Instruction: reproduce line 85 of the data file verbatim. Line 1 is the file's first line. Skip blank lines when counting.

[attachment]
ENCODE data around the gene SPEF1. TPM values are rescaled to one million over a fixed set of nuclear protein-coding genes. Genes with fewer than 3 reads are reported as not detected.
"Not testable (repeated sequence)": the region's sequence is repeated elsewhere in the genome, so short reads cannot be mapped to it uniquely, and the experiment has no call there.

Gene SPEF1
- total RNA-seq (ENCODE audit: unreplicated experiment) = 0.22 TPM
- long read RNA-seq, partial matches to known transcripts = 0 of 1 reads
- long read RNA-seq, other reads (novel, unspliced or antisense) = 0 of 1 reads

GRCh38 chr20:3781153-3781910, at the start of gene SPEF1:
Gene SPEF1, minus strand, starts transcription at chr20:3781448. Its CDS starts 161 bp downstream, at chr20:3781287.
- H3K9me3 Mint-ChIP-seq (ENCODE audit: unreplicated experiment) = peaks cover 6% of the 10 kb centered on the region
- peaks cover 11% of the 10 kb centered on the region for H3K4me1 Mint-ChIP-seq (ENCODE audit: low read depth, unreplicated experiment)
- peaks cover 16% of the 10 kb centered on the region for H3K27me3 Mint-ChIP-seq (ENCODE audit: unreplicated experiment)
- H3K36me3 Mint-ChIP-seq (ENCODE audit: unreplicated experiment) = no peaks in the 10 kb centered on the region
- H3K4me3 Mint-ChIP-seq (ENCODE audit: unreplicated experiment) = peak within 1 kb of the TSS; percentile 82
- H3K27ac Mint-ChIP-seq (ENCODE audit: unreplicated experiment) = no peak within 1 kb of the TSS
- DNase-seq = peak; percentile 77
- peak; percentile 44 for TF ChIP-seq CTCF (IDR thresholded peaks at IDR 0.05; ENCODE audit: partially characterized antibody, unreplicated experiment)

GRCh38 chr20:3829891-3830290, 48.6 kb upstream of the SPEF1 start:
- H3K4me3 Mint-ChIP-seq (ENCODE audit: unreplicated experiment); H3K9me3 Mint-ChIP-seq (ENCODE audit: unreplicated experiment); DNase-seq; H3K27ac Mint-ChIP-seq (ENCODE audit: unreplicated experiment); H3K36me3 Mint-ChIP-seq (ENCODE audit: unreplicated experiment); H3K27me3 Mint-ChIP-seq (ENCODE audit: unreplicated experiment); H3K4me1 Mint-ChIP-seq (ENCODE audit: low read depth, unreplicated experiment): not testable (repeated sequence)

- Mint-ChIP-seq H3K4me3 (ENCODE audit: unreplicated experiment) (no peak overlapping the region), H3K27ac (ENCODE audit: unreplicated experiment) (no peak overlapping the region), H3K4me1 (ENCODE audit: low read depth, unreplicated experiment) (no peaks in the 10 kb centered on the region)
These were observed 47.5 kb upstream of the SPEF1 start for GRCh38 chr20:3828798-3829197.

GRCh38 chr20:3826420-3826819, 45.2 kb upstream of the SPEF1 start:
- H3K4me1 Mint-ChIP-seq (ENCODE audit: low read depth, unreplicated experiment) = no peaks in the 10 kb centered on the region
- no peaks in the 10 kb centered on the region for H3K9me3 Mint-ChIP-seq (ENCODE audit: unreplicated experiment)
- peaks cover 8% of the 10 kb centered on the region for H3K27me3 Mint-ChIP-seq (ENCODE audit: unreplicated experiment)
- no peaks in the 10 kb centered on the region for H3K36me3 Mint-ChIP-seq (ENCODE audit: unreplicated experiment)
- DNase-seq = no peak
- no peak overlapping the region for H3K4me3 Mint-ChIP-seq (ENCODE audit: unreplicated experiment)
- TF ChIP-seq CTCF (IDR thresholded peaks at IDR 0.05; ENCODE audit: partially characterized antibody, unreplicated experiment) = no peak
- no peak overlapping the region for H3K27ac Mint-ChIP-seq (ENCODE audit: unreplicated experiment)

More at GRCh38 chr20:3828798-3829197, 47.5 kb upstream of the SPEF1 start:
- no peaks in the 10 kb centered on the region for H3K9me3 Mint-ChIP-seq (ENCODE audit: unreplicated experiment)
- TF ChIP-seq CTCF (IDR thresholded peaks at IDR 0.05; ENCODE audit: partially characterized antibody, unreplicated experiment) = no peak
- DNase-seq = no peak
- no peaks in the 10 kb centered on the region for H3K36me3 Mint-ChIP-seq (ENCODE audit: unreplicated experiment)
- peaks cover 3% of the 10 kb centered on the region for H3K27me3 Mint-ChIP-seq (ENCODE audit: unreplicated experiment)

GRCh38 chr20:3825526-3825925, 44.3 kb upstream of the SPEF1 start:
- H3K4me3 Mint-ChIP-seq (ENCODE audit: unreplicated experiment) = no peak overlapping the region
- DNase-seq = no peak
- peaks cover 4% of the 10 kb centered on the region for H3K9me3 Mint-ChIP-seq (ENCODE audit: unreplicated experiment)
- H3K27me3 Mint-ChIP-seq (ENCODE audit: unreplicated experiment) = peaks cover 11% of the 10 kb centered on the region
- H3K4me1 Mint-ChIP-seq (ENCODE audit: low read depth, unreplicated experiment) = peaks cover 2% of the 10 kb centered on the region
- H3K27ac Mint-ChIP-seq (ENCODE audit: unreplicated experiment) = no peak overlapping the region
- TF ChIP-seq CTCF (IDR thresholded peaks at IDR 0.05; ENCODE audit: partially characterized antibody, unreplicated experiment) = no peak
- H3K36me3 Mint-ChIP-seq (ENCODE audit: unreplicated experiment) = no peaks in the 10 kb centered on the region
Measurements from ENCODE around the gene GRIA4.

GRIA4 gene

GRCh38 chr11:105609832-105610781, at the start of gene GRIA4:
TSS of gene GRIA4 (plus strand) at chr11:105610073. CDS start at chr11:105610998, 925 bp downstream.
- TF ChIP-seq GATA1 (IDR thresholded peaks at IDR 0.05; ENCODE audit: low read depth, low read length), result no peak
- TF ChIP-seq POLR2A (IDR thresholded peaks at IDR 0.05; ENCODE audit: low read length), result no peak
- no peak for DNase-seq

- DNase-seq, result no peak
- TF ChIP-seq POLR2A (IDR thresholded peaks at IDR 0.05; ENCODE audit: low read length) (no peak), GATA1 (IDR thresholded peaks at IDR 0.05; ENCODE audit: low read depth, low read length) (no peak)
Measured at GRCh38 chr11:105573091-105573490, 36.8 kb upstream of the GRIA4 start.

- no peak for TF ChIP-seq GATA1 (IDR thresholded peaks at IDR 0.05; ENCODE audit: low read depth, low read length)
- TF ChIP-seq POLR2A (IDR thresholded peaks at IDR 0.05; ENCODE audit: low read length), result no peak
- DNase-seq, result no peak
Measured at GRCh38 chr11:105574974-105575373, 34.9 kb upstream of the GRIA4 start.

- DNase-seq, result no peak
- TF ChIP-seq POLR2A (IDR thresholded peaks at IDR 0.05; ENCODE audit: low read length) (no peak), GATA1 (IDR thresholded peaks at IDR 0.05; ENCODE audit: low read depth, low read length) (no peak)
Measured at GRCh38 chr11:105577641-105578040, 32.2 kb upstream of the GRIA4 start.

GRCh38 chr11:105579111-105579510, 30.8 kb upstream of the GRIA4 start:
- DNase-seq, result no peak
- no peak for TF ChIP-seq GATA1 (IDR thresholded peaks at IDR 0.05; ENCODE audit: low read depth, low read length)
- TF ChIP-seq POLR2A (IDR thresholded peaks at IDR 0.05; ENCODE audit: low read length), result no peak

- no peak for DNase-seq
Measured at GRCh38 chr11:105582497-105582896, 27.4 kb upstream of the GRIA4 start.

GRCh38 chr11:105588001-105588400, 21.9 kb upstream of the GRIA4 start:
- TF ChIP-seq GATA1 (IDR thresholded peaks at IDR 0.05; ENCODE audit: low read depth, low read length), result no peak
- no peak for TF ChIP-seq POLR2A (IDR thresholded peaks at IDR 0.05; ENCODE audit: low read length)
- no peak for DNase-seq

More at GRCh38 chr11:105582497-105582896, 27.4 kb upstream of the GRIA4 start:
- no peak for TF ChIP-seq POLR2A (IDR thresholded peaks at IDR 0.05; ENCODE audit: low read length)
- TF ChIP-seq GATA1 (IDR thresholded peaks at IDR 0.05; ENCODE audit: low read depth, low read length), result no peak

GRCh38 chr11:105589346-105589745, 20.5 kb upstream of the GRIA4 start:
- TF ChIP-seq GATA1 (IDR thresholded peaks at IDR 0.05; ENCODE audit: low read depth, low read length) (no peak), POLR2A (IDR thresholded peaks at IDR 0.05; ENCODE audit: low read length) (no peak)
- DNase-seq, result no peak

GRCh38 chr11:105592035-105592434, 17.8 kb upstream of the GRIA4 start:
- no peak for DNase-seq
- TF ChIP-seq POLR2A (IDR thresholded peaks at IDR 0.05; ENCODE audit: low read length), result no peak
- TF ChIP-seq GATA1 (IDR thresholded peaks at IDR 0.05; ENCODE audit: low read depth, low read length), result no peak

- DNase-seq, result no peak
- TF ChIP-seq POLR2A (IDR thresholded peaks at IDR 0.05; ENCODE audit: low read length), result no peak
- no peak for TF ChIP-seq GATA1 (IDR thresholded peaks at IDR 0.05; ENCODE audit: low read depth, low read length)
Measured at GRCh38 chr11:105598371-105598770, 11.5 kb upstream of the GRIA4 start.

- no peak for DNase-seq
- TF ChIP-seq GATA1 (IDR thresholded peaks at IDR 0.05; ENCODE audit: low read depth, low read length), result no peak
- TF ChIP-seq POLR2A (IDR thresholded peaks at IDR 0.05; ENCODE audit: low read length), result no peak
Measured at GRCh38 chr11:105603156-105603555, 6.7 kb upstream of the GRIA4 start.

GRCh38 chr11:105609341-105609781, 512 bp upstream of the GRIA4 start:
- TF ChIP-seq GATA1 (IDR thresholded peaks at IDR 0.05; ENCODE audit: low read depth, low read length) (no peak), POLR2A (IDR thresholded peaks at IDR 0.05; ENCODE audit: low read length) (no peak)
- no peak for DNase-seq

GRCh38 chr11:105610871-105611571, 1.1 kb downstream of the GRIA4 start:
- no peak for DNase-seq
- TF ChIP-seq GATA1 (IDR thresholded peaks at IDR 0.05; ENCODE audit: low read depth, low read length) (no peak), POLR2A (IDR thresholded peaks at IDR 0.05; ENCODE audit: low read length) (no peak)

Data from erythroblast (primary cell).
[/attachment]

Measured at GRCh38 chr11:105598371-105598770, 11.5 kb upstream of the GRIA4 start.